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Musical Chairs Occur At Milk Price Review Commission

“There are some advantages that have been given away here.”


The Manitoba government has sacked all independent members of a provincial milk price regulator and replaced them with civil servants as it moves towards a single western Canadian fluid milk price.

Letters went out to members of the Manitoba Milk Prices Review Commission in early January telling them they were being let go.

The new commission members are all Manitoba Agriculture, Food and Rural Initiatives employees. They are: Randy Ozunko, the commission secretary who will serve as chair, provincial dairy specialist Rob Berry, farm management specialist Peter Blawat, business development specialist Robin McRae and Urban GO team leader Mavis McPhail.

The change is part of Manitoba’s move toward joining the other three western provinces in having a uniform producer price for fluid milk.

Lorne Martin, a MAFRI assistant deputy minister, said the regulator will now be an “internal commission” but its responsibilities will not change.

“It will basically be doing the same kind of things that the external commission was (doing). But ultimately the objective is to transition toward western milk pooling.”

The new commission members were scheduled to have their first meeting Feb. 6.

The commission, which has existed in one form or another since the 1930s, sets a producer price for fluid milk and controls wholesale and retail milk prices. It bases producer prices on the cost of feed, replacement heifers and other production costs.

Manitoba belongs to the Western Milk Pool (or P4) along with Saskatchewan, Alberta and British Columbia. The P4 shares markets and pools producer returns for milk sales. But it lacks a uniform fluid milk price. Alberta sets a benchmark price and Saskatchewan and B. C. follow it. But Manitoba is odd man out because The Milk Prices Review Act gives sole pricing jurisdiction to the commission.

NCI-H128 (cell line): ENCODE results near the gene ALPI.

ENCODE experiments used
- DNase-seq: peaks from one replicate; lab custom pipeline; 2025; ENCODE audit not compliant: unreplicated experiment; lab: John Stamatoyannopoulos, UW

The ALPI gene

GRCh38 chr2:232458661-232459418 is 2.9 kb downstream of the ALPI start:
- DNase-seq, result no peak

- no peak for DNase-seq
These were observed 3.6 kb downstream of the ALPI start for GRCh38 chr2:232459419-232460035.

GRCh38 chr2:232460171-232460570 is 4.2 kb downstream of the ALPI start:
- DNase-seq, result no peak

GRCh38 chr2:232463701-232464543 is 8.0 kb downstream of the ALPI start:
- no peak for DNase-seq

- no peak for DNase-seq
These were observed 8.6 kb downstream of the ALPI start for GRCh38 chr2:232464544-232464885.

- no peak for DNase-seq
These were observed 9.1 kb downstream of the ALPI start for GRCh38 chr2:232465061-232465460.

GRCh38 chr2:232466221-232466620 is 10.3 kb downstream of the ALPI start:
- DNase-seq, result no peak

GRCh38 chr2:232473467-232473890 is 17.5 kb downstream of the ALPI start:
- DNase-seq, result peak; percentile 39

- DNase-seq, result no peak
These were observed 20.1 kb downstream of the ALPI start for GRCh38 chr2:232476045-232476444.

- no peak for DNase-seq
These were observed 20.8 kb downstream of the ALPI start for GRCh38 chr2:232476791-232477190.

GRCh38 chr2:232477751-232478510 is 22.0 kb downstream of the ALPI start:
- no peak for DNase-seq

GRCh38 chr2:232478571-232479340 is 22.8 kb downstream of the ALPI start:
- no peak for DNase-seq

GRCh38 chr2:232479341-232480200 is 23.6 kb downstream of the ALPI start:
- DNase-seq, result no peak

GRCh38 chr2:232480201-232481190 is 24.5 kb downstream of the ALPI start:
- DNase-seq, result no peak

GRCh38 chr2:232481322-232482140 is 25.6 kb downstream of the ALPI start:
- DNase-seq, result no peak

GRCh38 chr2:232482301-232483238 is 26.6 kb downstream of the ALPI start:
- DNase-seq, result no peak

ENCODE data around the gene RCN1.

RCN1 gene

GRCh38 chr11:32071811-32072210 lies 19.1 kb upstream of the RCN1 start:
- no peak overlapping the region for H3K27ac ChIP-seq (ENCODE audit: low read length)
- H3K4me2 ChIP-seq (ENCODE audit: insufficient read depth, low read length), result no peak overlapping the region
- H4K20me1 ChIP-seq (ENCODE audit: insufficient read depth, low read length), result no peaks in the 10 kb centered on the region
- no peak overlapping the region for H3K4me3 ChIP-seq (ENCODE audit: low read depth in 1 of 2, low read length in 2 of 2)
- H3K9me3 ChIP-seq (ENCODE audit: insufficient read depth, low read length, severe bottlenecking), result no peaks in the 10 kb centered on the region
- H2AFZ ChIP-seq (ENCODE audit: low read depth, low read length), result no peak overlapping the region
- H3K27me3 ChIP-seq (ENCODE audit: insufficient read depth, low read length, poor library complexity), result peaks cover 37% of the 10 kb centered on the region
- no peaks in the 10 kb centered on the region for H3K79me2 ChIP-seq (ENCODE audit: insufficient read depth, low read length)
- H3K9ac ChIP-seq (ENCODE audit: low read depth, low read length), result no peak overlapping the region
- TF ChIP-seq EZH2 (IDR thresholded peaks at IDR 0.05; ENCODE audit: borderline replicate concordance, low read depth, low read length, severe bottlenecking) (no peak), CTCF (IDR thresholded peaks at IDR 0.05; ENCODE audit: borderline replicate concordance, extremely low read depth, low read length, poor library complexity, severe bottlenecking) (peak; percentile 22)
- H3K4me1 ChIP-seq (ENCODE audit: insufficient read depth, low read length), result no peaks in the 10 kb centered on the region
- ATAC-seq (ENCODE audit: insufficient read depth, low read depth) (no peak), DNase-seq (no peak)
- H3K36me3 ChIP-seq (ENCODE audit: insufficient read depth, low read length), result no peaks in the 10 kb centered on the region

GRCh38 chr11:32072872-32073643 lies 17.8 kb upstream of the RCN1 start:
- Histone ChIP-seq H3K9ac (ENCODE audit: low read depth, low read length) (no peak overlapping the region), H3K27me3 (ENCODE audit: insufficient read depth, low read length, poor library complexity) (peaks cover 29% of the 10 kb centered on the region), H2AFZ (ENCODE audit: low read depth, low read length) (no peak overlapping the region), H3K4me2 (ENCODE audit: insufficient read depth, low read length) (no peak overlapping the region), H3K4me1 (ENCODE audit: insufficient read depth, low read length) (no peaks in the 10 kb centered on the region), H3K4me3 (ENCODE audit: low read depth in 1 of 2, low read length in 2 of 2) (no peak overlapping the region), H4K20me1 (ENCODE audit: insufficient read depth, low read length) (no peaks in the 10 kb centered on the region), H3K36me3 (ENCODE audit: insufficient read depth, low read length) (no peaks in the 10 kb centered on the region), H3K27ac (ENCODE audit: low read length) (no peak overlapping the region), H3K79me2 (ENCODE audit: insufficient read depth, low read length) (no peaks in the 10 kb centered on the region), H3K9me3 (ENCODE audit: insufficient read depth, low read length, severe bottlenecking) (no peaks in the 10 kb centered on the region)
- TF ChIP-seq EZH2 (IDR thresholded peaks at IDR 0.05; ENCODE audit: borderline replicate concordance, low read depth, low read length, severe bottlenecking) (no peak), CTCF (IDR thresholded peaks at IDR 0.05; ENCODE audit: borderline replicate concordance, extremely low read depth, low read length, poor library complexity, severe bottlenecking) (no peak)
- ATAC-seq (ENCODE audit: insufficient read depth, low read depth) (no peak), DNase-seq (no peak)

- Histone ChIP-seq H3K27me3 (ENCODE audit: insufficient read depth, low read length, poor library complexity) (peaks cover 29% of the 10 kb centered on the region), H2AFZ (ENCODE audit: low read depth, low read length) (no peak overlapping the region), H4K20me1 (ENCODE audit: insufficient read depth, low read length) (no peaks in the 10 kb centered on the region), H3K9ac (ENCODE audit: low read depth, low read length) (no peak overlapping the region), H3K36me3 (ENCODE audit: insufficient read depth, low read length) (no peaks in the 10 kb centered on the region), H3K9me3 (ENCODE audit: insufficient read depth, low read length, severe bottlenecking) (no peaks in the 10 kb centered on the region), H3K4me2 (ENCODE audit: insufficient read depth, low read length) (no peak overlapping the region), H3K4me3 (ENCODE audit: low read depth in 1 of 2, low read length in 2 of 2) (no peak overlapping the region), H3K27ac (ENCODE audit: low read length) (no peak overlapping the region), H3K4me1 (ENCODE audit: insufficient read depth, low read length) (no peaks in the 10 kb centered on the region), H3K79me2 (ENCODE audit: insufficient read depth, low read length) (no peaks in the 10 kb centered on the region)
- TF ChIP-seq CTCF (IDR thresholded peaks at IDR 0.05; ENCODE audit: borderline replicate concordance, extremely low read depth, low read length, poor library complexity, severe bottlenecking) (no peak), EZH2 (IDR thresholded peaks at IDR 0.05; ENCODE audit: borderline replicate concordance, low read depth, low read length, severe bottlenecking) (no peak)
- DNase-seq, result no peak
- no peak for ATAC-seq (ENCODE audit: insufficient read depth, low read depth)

MAFRI Minister Rosann Wowchuk agreed last year to develop a formula giving Manitoba dairy farmers the same fluid milk price as in the rest of the P4. But that would mean changing the act, which currently gives the commission pricing authority.

Provincial officials said the new commission will approve milk prices. But it’s not clear if it would still set them or act as a rubber stamp for the P4.

Martin said the commission’s role is unaltered.

“The commission will still be doing the same kind of things it normally does on consumer protection and there’s still a pricing for retail and wholesale milk that will be in place. That’s still part of the mandate of the commission.”

But having an internal commission enables the province to move toward a single fluid price in a “prudent” fashion, he said.

“By doing it in this manner, it allows us to see how things work and make sure we’re doing the right things.”

Craig Lee, the former commission chair, predicted the P4 pricing formula will be “less sensitive to producer costs” than one for Manitoba alone. As a result, producers will be slower to see price adjustments when they are warranted, he said.

“There are some advantages that have been given away here.”

A commission made up of civil servants is “obviously” less independent, Lee added. [email protected]

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